I'm not sure exactly where to put this post.. Ok so I am building a new gaming Computer.. I'm getting everything new except I am using the 1.5tb hard drive from the computer I currently have. so the hard drive I have that I'm going to use in the new computer already has stuff on it.. Windows 7 etc.. so when I build the new computer it will have completely new hard ware obviously.. So when I put the hard drive in do I need to re-format it? Some one who was helping me said the first time I boot the new one up Have the motherboard disk in to install the stuff for that.. then put the windows 7 disk in and restart the computer to install windows 7.. is that what I should do? or is there a way for me to wipe the hard drive before I put it in the new computer?
The key question is: do you need to save the "stuff on it" - the files on the old HDD. That is, OS, application software, and data files. If you want any of this stuff, you REALLY should make a backup copy of the entire old HDD on another drive, because you could lose what is on it now.
The difficult part then becomes, do you need to save the Win 7 OS already on that HDD? Or, do you plan to do a brand new Install of some OS from an optical disk?
Option 1 - assume you do NOT want to save anything on the old HDD, and you will do a brand new Install. This is by far the easiest. You do not need to do anything in preparation. After you have assembled everything, you put the Win7 (or whatever OS) Install disk in your optical drive and boot from it to do the Install. Very near the beginning, look for an option to Delete any and all existing Partitions from the HDD. That makes it just like a blank new HDD. Now you can have the Install routine Create a new Partition and Format it for you, then proceed with a normal Install. After the OS is installed, you will have to install any application software.
Option 2 - You want to keep everything and do NOT intend to do a clean Install. You actually want to continue using the existing Win 7 OS already on the old HDD. This is probably what your friend was offering advice about, but the advice was flawed. There is a reasonable chance that this can work, but it definitely is NOT guaranteed. So I repeat, make a complete backup before starting in case it all goes bad.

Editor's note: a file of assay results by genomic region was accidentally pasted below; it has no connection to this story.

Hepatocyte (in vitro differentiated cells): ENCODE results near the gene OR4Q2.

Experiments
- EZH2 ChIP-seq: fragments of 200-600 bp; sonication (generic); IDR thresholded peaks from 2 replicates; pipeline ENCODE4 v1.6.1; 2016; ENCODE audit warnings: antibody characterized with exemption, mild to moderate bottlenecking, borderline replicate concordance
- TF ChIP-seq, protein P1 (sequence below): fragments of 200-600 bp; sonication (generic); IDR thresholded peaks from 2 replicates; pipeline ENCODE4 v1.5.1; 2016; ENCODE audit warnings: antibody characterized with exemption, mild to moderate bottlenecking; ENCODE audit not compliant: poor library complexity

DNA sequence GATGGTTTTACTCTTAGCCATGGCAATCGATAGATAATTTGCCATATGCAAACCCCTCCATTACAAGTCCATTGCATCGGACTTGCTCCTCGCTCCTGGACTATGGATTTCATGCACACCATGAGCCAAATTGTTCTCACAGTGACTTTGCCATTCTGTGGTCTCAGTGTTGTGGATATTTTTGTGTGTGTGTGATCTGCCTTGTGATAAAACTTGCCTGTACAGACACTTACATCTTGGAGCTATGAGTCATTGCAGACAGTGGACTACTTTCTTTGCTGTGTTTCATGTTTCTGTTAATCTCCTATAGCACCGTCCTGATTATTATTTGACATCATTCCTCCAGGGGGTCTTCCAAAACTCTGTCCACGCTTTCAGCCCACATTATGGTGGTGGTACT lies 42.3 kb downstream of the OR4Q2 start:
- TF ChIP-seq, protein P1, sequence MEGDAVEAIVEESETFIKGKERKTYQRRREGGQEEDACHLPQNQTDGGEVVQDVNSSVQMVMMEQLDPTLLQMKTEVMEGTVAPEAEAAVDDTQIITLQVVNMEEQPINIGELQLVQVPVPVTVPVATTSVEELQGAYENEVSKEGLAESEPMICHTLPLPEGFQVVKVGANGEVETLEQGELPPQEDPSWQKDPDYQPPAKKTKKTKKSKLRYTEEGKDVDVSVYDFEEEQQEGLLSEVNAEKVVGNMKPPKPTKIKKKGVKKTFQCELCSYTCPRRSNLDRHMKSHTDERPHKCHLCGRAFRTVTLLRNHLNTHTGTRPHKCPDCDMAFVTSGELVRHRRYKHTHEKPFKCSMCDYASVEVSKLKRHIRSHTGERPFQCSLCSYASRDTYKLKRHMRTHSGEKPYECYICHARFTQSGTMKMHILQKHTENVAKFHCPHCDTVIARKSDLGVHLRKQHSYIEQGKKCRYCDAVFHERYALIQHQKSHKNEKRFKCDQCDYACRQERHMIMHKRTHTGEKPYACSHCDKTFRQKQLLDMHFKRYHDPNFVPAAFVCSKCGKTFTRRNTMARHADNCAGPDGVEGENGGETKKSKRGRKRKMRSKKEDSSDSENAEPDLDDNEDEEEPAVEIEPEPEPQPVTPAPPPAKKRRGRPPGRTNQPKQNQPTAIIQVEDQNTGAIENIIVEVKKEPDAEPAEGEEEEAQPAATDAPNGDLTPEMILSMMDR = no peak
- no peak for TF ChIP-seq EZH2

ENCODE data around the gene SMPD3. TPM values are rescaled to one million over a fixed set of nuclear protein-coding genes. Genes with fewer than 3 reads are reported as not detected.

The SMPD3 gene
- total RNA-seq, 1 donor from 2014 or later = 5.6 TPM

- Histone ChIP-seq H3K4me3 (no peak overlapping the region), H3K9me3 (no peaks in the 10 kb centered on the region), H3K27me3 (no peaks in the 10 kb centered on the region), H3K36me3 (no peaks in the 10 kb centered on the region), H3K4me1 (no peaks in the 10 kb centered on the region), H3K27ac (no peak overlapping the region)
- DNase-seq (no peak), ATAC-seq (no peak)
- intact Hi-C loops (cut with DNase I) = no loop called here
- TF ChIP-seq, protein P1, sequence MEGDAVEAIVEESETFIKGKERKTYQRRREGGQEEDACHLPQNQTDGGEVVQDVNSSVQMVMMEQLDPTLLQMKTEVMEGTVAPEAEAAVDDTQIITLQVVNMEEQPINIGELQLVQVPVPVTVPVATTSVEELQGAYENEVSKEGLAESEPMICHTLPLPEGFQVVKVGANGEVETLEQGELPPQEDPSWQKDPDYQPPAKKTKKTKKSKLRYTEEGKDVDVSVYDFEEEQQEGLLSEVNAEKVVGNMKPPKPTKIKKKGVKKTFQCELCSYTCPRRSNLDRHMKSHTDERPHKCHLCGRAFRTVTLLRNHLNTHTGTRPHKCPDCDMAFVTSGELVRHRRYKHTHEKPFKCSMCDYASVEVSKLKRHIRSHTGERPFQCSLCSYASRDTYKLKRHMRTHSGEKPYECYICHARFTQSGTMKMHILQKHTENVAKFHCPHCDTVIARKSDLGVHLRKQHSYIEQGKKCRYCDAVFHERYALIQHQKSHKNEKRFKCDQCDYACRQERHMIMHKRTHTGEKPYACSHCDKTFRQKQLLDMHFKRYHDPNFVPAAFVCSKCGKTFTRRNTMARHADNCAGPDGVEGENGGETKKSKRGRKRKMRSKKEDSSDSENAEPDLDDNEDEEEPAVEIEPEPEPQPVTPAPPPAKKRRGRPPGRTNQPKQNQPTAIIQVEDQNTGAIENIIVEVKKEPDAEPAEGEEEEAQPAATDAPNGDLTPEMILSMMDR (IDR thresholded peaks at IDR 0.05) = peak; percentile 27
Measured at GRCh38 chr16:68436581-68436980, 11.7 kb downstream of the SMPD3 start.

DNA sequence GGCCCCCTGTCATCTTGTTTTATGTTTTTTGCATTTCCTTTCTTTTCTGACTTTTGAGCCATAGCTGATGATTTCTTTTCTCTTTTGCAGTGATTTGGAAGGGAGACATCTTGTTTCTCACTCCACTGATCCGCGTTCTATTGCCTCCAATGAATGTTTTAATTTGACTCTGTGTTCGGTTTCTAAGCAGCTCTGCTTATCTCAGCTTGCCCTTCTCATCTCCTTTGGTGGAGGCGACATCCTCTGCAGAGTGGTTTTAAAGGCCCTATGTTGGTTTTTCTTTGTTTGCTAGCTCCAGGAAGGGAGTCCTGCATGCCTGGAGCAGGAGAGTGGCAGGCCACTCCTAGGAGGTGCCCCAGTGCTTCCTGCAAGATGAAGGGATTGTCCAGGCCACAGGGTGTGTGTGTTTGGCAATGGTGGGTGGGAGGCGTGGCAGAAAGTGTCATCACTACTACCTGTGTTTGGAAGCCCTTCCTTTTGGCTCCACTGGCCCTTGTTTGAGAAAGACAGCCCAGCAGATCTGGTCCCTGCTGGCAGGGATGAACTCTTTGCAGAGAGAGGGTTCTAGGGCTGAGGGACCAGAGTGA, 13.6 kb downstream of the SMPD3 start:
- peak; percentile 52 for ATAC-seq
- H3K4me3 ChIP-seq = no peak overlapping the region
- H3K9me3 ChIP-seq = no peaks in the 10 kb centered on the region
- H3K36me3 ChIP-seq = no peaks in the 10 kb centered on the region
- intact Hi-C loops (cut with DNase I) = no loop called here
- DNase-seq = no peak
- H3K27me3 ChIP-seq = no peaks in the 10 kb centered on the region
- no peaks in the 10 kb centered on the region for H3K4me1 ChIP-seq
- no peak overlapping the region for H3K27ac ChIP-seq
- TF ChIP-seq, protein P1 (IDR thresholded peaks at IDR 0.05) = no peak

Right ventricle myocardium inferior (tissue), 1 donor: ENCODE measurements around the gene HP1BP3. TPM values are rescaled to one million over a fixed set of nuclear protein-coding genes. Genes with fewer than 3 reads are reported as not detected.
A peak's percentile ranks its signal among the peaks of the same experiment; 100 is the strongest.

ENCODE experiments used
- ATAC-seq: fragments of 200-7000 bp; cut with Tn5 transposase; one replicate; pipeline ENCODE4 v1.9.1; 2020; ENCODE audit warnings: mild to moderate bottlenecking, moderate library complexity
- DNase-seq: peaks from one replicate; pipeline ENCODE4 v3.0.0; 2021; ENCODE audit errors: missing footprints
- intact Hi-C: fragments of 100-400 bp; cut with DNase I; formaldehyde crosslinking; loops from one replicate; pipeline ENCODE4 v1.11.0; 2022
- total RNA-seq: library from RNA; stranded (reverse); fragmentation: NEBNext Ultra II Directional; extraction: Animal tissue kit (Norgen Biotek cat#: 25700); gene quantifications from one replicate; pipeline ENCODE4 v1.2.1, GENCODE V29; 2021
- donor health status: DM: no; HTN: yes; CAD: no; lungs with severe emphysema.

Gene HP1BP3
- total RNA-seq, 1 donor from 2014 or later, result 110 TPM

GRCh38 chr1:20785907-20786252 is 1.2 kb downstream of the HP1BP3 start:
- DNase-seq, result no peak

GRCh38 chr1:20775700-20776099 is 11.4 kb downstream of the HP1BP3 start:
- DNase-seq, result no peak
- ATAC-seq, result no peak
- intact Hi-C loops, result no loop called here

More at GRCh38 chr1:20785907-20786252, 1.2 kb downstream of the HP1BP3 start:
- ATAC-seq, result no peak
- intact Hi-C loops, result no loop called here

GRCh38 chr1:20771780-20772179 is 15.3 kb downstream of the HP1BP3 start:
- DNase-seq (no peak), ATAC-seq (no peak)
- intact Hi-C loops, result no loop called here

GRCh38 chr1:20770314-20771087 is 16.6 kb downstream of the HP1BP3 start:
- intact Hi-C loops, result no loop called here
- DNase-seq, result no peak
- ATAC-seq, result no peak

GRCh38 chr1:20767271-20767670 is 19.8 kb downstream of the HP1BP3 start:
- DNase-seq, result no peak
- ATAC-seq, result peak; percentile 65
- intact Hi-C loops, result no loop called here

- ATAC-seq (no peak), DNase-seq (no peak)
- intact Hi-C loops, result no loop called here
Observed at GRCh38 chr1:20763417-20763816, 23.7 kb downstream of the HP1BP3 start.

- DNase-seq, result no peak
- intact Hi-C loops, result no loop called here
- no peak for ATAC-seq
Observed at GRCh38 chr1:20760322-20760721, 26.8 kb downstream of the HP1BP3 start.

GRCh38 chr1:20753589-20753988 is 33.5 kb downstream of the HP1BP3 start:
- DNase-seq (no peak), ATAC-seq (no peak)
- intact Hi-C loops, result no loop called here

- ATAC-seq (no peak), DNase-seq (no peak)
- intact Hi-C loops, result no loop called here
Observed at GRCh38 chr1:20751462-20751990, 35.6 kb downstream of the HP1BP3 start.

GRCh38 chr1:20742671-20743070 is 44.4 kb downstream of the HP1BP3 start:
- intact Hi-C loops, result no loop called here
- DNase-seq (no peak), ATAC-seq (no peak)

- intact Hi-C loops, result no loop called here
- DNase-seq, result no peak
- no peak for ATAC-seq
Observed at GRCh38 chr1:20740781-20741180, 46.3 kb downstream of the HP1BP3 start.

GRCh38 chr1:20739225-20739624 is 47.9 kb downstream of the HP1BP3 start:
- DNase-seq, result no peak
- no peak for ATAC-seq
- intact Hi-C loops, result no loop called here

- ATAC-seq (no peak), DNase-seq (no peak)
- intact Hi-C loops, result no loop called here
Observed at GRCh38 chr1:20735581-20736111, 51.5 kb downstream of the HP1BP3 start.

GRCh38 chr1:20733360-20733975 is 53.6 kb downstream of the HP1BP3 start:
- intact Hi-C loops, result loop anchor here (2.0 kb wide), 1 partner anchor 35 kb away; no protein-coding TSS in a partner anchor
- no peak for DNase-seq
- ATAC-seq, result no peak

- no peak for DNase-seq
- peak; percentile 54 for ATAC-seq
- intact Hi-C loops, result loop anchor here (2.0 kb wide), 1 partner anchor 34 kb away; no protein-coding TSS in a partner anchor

The issue to deal with is that the existing Win 7 Install on your old HDD has the drivers for devices in your old system, and does NOT have drivers for many components of your new system. To fix this you need the original Install disk for Win 7. Once you have assembled the new system, you put that Install disk into your optical drive and boot from it as if you were going to Install Win 7. BUT do NOT do a regular Install! At the beginning, look for an option to do a REPAIR INSTALL. Choose that. What it should do is assess all the devices found in the (new) system and all the drivers already installed on your HDD, and try to fix all the mismatches. You'll probably have to reboot when the process finishes. If this works, your Win 7 will run the new system, and you'll have all your old app software and data files right there. If it does not work, you might end up with a version of Win 7 that cannot boot and run, and you will be forced to start over with a complete clean install like Option 1. If that happens, you also will need to Install again ALL your old application software, and then restore your old data files from the backup you made.
IF the Repair Install works, it would be a good idea to go through Device Manager and check for trouble indicators. Even if there are none, you could consider updating the drivers for most of your devices. The drivers from your Win 7 Install disk will be what is in there now. Drivers on the CD that comes with your new system may be more recent for the mobo devices. Better yet, look on manufacturer's websites for the MOST up-to-date drivers for all your devices and update to those.
Note the sequence here. Your friend said on your first boot, you should install drivers from the mobo CD. You can't do that if the old version of Win 7 on the HDD can't boot the machine to start with (because of missing drivers). That is why you MUST try the Repair Install process FIRST. Only then, with a functioning Windows, can you take the next step of updating to the latest drivers - whether they be from the mobo CD or from websites.
Wow thanks for that very informational reply! Its about time for a reformat anyway so I have an external backup drive that i'm going to put all of my important stuff on and just do a new w7 install. thanks for the reply